The 'Iron Man Hall of Armor' Lego Set is a Fun, Simple Build That'll Kickstart a New Collection Obsession

By Tom Pritchard on at

Every time there's a new Marvel movie we can expect to see a bunch of tie-in Lego sets, and the bigger the movie, the more there tend to be. Avengers: Endgame is without a doubt the biggest Marvel movie ever made, and as you'd expect there are few big new sets that you can go out and buy to enjoy. We were able to get our hands on a couple of them to see what's what, and today we're looking at Iron Man's Hall of Armor set.

We're going to keep this review nice and spoiler free, so if you haven't seen the film yet, don't worry! We're not going to spoil what may or not be in the film.

Hall of Armor jumps us back to the days of Iron Man 3 when Tony's Malibu mansion was still standing. Also the days before he blew up all his many suits to try and impress Pepper, and make it look as though he was giving up being Iron Man. With that in mind we get to see some of the suits that appeared in it and earlier films, including the original Mark 1, the Mark 5 (from the suitcase), the Mark 41 (the unarmoured 'Bones' suit), the Mark 50 (from Infinity War), and the Mark 38 (Igor, the heavy lifter).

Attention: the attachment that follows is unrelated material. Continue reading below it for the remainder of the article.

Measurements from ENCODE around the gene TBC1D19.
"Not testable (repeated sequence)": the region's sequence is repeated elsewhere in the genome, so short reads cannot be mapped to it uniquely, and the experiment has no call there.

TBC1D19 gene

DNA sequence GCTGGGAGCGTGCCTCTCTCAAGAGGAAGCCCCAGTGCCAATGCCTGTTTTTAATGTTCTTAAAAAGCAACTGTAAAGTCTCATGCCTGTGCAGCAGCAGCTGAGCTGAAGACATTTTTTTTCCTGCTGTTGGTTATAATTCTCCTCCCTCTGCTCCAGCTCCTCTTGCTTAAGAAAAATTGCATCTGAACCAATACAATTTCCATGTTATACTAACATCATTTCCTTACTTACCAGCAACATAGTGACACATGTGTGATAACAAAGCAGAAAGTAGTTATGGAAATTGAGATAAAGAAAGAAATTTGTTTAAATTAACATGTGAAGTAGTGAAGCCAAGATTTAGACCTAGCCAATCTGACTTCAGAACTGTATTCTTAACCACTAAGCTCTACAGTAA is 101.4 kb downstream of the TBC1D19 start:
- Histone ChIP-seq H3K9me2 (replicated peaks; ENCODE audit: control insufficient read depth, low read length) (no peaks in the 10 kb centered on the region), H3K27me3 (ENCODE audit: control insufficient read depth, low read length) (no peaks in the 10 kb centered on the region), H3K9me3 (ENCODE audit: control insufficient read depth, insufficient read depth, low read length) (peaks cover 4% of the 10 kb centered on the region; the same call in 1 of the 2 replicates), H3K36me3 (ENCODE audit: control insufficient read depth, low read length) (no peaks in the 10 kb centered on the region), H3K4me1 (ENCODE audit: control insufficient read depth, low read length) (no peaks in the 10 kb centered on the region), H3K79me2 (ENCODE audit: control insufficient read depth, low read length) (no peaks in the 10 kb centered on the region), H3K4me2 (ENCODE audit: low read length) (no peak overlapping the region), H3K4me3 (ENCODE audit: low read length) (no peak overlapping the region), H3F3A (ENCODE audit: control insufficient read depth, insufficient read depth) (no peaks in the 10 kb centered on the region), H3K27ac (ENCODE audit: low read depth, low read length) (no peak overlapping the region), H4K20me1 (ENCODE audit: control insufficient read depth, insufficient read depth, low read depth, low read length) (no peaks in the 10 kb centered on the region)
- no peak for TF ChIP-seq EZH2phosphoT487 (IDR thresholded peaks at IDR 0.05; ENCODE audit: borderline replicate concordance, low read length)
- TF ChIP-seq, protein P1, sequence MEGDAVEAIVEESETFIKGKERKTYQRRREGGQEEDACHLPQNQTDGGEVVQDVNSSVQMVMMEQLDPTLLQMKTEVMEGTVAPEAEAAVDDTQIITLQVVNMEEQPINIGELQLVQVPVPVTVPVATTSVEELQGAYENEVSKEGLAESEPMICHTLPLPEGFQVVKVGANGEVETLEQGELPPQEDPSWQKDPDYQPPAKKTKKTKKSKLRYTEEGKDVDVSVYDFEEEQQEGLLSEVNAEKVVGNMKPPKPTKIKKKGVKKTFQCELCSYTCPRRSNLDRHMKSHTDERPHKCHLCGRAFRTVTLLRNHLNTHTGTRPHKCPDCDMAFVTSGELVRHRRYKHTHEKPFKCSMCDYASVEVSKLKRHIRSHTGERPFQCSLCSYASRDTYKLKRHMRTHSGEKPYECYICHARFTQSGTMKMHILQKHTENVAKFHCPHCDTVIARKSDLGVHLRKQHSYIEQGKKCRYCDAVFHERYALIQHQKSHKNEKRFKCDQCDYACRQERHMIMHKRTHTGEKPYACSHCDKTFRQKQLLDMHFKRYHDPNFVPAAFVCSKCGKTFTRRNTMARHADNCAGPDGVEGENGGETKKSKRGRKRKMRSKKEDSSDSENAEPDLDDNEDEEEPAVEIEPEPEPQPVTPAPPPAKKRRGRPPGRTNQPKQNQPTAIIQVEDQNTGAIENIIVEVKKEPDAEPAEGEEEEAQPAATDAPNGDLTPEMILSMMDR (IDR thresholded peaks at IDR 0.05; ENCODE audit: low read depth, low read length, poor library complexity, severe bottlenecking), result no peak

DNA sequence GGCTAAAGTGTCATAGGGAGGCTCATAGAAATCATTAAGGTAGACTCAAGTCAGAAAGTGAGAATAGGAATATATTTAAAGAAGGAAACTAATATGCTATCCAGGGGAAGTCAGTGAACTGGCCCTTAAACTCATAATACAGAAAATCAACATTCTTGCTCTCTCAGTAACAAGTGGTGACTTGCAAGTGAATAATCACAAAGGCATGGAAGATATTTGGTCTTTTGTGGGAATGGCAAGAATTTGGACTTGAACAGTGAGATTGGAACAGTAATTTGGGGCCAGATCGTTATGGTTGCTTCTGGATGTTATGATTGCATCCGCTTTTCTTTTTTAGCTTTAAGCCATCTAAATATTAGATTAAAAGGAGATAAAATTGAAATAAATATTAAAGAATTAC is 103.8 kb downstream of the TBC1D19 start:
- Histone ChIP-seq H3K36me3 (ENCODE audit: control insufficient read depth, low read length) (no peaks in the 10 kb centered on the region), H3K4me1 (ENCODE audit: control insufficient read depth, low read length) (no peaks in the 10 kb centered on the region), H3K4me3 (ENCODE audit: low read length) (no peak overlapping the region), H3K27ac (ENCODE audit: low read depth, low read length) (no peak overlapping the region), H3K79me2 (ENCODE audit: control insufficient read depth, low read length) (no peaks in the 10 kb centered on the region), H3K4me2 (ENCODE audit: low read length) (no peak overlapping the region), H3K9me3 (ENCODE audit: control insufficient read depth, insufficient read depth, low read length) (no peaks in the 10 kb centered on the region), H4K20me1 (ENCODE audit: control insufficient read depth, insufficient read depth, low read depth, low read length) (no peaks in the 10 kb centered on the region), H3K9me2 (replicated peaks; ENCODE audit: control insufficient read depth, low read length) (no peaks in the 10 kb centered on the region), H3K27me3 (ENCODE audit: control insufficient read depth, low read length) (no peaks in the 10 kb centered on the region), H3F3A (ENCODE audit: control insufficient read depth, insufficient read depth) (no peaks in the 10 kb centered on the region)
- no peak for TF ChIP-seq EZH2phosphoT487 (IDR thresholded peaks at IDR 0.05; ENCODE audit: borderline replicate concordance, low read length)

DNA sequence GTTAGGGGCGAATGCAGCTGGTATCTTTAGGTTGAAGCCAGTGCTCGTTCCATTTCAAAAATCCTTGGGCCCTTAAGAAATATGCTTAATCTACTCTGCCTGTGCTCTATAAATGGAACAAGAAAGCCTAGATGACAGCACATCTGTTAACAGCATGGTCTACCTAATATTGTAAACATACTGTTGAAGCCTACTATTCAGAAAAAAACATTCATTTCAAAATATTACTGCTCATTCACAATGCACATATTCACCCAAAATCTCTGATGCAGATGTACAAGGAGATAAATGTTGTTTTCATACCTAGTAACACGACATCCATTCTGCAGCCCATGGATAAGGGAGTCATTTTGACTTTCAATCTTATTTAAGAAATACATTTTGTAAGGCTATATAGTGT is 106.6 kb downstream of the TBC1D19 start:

As you may expect from looking at it, this isn't the most taxing build in the world. The bulk of it involves putting together the armour bays, and they all have the exact same basic design. There are a few smaller details that make them slightly different, but as a general rule if you can build one you should be able to build them all without much extra effort. Thankfully, the smaller details mean you don't get to the end of a section and find Lego suddenly announcing you need six more of the same thing, forcing you back a few pages while you try to figure out whether it's more efficient to build them one at a time or do each stage multiple times before you move on.

The trickiest part to put together was Igor, as the fancy Iron Man armour of the set, though he's frankly not that difficult. There are a lot of points of motion, though, which can make him a little bit unstable should you try some posing. It's also worth bearing in mind that his chest plate always seems out of place without a minifig inside, and even then you can still see the legs poking out. Plus his face isn't very well designed.

Those faces just don't match up.

There's a single printed element for his eyes, while the rest of his face is represented by a kneeplate type piece. Igor does have a slightly different look to the rest of the Iron Man suits, but it doesn't look anything close to how Lego have stylised it. Then again, this is the same company that had the first awkwardly built Hulkbuster, so it probably shouldn't be surprising.

Combined with the Hulkbuster (2018 version) Igor also looks like a grumpy child. Perhaps mama Hulkbuster told baby Igor that they couldn't go to McDonald's for dinner.

But for those of you who take issue with following instructions linearly, you'll be happy to hear that you can build Igor whenever you like. He has his own instruction booklet and the bag hasn't been sullied by parts for the rest of the build. I built him first, naturally.